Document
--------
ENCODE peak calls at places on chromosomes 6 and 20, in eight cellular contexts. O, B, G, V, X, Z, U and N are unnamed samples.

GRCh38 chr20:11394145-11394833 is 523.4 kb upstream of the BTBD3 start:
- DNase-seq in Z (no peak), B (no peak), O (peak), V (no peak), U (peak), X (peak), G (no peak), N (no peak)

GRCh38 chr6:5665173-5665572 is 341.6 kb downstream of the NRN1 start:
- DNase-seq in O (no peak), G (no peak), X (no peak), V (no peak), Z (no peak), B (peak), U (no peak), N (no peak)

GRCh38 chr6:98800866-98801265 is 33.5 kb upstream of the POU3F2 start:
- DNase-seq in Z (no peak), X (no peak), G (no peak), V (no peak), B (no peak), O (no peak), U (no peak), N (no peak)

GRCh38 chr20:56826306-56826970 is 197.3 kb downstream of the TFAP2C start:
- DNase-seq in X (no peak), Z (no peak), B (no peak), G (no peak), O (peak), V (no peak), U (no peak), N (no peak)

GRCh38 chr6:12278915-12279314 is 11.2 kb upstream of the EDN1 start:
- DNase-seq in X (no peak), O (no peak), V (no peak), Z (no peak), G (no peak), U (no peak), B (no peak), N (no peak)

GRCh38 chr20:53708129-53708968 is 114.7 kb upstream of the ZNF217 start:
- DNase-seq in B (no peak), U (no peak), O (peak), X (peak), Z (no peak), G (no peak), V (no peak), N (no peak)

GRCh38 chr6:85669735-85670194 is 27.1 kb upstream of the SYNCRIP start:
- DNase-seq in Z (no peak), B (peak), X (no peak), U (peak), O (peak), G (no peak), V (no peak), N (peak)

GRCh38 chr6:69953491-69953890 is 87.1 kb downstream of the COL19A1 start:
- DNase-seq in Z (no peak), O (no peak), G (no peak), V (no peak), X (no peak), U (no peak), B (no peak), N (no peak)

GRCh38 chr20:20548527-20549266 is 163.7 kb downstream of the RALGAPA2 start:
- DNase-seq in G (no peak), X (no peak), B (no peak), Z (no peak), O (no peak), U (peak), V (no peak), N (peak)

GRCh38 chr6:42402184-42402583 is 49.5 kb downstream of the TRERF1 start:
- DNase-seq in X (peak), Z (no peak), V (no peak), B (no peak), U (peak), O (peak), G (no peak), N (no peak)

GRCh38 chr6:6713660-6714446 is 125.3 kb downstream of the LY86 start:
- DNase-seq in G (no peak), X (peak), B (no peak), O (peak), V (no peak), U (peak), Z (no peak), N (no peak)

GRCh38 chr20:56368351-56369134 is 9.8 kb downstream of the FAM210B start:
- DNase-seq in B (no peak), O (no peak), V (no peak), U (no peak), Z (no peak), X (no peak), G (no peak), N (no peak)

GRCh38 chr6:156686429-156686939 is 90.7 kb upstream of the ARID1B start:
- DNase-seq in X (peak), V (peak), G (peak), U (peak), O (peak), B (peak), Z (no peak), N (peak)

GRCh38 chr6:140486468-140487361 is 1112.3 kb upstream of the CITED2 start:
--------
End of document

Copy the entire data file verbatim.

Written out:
ENCODE peak calls at places on chromosomes 6 and 20, in eight cellular contexts. O, B, G, V, X, Z, U and N are unnamed samples.

GRCh38 chr20:11394145-11394833 is 523.4 kb upstream of the BTBD3 start:
- DNase-seq in Z (no peak), B (no peak), O (peak), V (no peak), U (peak), X (peak), G (no peak), N (no peak)

GRCh38 chr6:5665173-5665572 is 341.6 kb downstream of the NRN1 start:
- DNase-seq in O (no peak), G (no peak), X (no peak), V (no peak), Z (no peak), B (peak), U (no peak), N (no peak)

GRCh38 chr6:98800866-98801265 is 33.5 kb upstream of the POU3F2 start:
- DNase-seq in Z (no peak), X (no peak), G (no peak), V (no peak), B (no peak), O (no peak), U (no peak), N (no peak)

GRCh38 chr20:56826306-56826970 is 197.3 kb downstream of the TFAP2C start:
- DNase-seq in X (no peak), Z (no peak), B (no peak), G (no peak), O (peak), V (no peak), U (no peak), N (no peak)

GRCh38 chr6:12278915-12279314 is 11.2 kb upstream of the EDN1 start:
- DNase-seq in X (no peak), O (no peak), V (no peak), Z (no peak), G (no peak), U (no peak), B (no peak), N (no peak)

GRCh38 chr20:53708129-53708968 is 114.7 kb upstream of the ZNF217 start:
- DNase-seq in B (no peak), U (no peak), O (peak), X (peak), Z (no peak), G (no peak), V (no peak), N (no peak)

GRCh38 chr6:85669735-85670194 is 27.1 kb upstream of the SYNCRIP start:
- DNase-seq in Z (no peak), B (peak), X (no peak), U (peak), O (peak), G (no peak), V (no peak), N (peak)

GRCh38 chr6:69953491-69953890 is 87.1 kb downstream of the COL19A1 start:
- DNase-seq in Z (no peak), O (no peak), G (no peak), V (no peak), X (no peak), U (no peak), B (no peak), N (no peak)

GRCh38 chr20:20548527-20549266 is 163.7 kb downstream of the RALGAPA2 start:
- DNase-seq in G (no peak), X (no peak), B (no peak), Z (no peak), O (no peak), U (peak), V (no peak), N (peak)

GRCh38 chr6:42402184-42402583 is 49.5 kb downstream of the TRERF1 start:
- DNase-seq in X (peak), Z (no peak), V (no peak), B (no peak), U (peak), O (peak), G (no peak), N (no peak)

GRCh38 chr6:6713660-6714446 is 125.3 kb downstream of the LY86 start:
- DNase-seq in G (no peak), X (peak), B (no peak), O (peak), V (no peak), U (peak), Z (no peak), N (no peak)

GRCh38 chr20:56368351-56369134 is 9.8 kb downstream of the FAM210B start:
- DNase-seq in B (no peak), O (no peak), V (no peak), U (no peak), Z (no peak), X (no peak), G (no peak), N (no peak)

GRCh38 chr6:156686429-156686939 is 90.7 kb upstream of the ARID1B start:
- DNase-seq in X (peak), V (peak), G (peak), U (peak), O (peak), B (peak), Z (no peak), N (peak)

GRCh38 chr6:140486468-140487361 is 1112.3 kb upstream of the CITED2 start: